ali

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I just re-read your post and realized you want to play with other people. Then it will be easier if you know what "key" means. It means... the first note of the scale. So if the key is G, the scale will start with G. Usually the song will begin or end on a G chord too, that's sort of the "center" of the song that everything revolves around.

If you know how to play a G scale, you can play an A scale too, just by moving it up two frets (G -> G# -> A).

What you'll find when you are playing a scale is that you can either move all the way up the scale on a single string, or you can jump onto the next string to play the same notes. It is up to you when you jump to the next string, it depends on the length of your fingers and how you like to play. For a beginner, probably better to try jump to the next string as soon as possible, and try find a scale which uses a lot of open strings, this way you don't need to remember too many positions. Later on you might find you prefer to play certain scales starting from further up the fretboard because it's more comfortable or easier to switch between individual notes and chords.

Really short hint on how to create chords if you already know the key... look at the scale in the key of the song (G, G minor etc) and then create a chord from some notes in that scale. Usually it's just three (or occasionally four) notes which are then repeated across the strings. The chords themselves all have certain names, but even if you don't know the name of the chord, as long as you build a chord from three of the notes in that the scale, it should sound okay with the melody.

Here's a YouTube intro for banjo: Scales, Chords, & Modes for Banjo - YouTube
 
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coltsfoot

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if u figure out a really great way to learn more of the music theory side of things let me know. im in a similar boat as you. i do write my own stuff but cant really play along with other people for the most part other than a bit of noodling around and if anyone is like "this song is in the key of g" or whatever, i cant do much with that info haha.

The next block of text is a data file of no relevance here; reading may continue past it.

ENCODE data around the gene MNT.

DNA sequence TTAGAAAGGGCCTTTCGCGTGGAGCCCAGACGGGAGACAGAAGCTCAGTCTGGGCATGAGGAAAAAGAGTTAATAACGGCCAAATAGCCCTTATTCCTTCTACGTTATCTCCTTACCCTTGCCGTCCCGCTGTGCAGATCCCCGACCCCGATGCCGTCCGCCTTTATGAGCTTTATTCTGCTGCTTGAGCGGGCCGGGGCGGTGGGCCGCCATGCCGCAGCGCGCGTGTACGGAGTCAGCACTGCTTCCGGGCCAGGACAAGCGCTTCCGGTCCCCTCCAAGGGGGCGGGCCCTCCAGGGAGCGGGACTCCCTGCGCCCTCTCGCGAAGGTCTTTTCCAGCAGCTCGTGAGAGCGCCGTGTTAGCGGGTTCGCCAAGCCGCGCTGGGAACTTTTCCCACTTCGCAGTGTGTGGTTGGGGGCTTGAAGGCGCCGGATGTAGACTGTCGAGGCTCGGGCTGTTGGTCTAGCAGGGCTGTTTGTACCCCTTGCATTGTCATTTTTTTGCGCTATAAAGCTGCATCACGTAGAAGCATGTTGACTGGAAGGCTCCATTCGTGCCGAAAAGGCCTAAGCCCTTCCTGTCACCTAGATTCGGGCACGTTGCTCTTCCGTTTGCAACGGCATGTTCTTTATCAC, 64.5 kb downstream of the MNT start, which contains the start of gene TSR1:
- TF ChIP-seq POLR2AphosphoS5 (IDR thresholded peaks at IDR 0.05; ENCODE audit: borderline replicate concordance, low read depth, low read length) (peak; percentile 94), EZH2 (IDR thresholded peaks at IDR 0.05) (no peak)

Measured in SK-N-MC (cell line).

but i really like Clifton Hicks' tutorials for banj. he has a whole internet subscription thing thru patreon but also puts up all his vids on youtube. i love his music (old timey appalachia) and he seems like a super nice guy in general so yeah, i recommend checking him out if you dont know his stuff already

cf
 

Eng JR Lupo RV323

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Thank you @ali There was some helpful stuff in there. I feel like a lot of it I already had my mind wrapped around more or less. I guess I've scratched the surface of theory I just haven't went too deep into it. I hate to say it because it seems so wrong to feel this way but honestly.. it just fucking bores me to death, theory. Like trying to listen to someone explain it in a video or even reading about it. It's just absolutely not interesting at all to me.

That sucks because I know it's useful to know. I know it's a building block I would need to get really good. And I know that sometimes you gotta trudge through shit you don't necessarily like or enjoy.. to reach goals. Maybe I just don't want it bad enough. Something will inspire me eventually and maybe I'll progress further. I kinda decided to put it on the side burner for now. Went out and spent way too fucking much on a bass I fell in love with the other day.

Bass is sort of the instrument I feel most comfortable with. My hands are huge, the banjo is difficult in that respect. It's electric, I couldn't take it traveling but I don't travel a whole lot these days anyway. When I do, I'll bring the banjo and maybe try to get back into it at that point.
 

brando

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Imo, your quickest route to being able to play along with other folks will be to learn your basic chords. Most songs use a handful of the same chords in varying patterns.

Find yourself a nice chord chart with the basic major and minor chords to start. To help find out which ones you'll use most, get chords for some songs you'd really like to play.

When you're comfortable with that, the scales and accompanying theory will fall into place much more easily.